Making the Most of On-Campus Interviewing
On-campus interviewing has been on a long, slow decline for the past fifteen years at college campuses nationwide. The past five years have seen one of the worst slumps for college grads in more than two generations. However, it is still vitally important to make the best use of on-campus interviewing opportunities. It's a gift that you will only have access to for a limited time. Make the most of it.
On-campus interviewing success does not consist of meeting with three or five (or even ten) companies and then picking the one you want to work for. To maximize your on-campus interviewing success, you need to maximize both the quality and quantity of the interviews, then maximize your interview efficiency. It's not enough to just "show up" for the interviews and hope that someone will miraculously offer you a job. You have to be at your peak performance to gain any mileage from on-campus interviewing.
While you need to make the most of on-campus interviewing, you should never depend exclusively on it to guarantee you after-graduation employment. There are far more companies than just those that are visiting your campus. So make sure to also take note of additional Job Hunter articles on Research and Networking for seeking out and finding the full spectrum of potential employers.
It's important to know who your competition is when you are interviewing on-campus. They're the people sitting there next to you in your classes. They'll also be sitting there in the interviewing waiting room or shaking hands with the interviewer in the time slot just before (and after) yours. All those students who you have been competing with for grades are now your direct competition for jobs. At least for the jobs that come calling to your campus. They're the same ones who blew the top end of the curve on the last test. But keep in mind that this isn't the chemistry final. It's not how much you know, but how well you communicate. The 4.0 student who cannot interact with anything other than a pencil will have as much (or more) difficulty finding a job than others.
Know your competition and what they have to offer. Know yourself and what you have to offer. Be ready to differentiate and sell based upon your unique skill set.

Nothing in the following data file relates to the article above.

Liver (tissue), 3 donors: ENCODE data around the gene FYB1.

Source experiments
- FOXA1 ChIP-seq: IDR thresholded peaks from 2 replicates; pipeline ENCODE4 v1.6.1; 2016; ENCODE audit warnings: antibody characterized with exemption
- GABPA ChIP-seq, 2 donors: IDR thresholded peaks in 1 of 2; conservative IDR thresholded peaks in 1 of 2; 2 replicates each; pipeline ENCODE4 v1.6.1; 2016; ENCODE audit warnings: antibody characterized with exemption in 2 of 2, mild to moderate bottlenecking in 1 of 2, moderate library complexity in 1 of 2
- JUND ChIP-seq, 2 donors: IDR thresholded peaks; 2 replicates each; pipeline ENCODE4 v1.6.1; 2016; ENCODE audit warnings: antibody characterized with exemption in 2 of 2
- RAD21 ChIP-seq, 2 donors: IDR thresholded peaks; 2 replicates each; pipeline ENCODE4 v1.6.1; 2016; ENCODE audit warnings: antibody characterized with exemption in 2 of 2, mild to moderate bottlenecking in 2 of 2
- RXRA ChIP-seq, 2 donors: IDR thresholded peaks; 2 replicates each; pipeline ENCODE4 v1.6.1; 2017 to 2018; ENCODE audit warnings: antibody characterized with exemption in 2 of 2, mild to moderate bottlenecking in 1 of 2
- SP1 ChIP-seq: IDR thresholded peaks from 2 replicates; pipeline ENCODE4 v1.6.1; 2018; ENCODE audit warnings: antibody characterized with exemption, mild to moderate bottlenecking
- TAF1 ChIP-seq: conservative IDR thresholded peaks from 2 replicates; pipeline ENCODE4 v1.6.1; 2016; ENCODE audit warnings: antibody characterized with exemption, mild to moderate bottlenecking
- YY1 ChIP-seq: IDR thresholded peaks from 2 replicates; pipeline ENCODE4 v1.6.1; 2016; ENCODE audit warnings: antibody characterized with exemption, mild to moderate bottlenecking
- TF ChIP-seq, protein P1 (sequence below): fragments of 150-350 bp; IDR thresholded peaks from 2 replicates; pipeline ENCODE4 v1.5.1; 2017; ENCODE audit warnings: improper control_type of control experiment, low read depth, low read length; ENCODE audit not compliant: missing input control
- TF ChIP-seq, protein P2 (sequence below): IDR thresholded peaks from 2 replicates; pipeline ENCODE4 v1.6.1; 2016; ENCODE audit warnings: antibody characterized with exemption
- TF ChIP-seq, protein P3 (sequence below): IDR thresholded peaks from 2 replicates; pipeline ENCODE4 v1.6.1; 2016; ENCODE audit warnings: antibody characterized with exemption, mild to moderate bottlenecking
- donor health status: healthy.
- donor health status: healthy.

Choose your interviews wisely. Year after year, students consistently flock to the "household name" companies (such as Exxon, IBM, General Motors, etc.), yet many end up ignoring the best employers, some of these companies going almost unnoticed and unable to fill their interview slots. Why? Because they aren't well known. And few students take the time to the research to find out about these companies. Often, there are pleasant surprises when looking into many of the smaller companies, which are often more growth-oriented and offer better opportunities for career growth. Think about it this way. If you were deciding whether to invest money in the stock of a company, wouldn't you take the time to fully research the company, find out about its market positioning, potential growth rate, and its competitive position in the marketplace? Of course you would. So why would you settle for anything less in deciding which company to invest your the all-important beginning of your career ?
Ironically, many college students end up going to work for companies that they would not even invest their own money in. Think about it. If you would not consider investing even $500 in the stock of the company, why would you consider investing your life with that very same company?
The Personal Investment Technique
Use the Personal Investment Technique as your litmus test for determining which companies are the very best companies to interview with on-campus (and off). If you would not consider investing money in the company from a financial standpoint, they probably should not be at the head of your list of companies to interview with. Conversely, those companies that are good investments will likely be good employers. And for smaller companies, they may also be less noticeable. With far less competition.
Please note that this technique does not automatically count out all market giants due to sheer size and already established market domination. Merck, Microsoft, and Proctor & Gamble are good examples of market leaders that are still at the top of anyone's list of great companies to work for. They key is whether or not we would be comfortable making a financial investment in the company.
Want some "insider information" in making these decisions? Hook up with a full-service stockbroker. Tell them that you are interested in potentially making an investment and that you would appreciate any information they may have on companies x, y, and z. Most are happy to oblige. You can also use some of the research strategies we've covered in previous articles to help you decide whether you want to pursue a potential interview with a particular company.
In using this technique, it's important to keep in mind that, as with financial investments, there will always be an unknown element involved. There may be some unanswered questions, but don't wait until you've gathered "perfect information" before making your decision. Gather the information that is available, then make your choices.
Again, if you would not favorably consider making a financial investment in the company, then don't consider investing your heart and soul.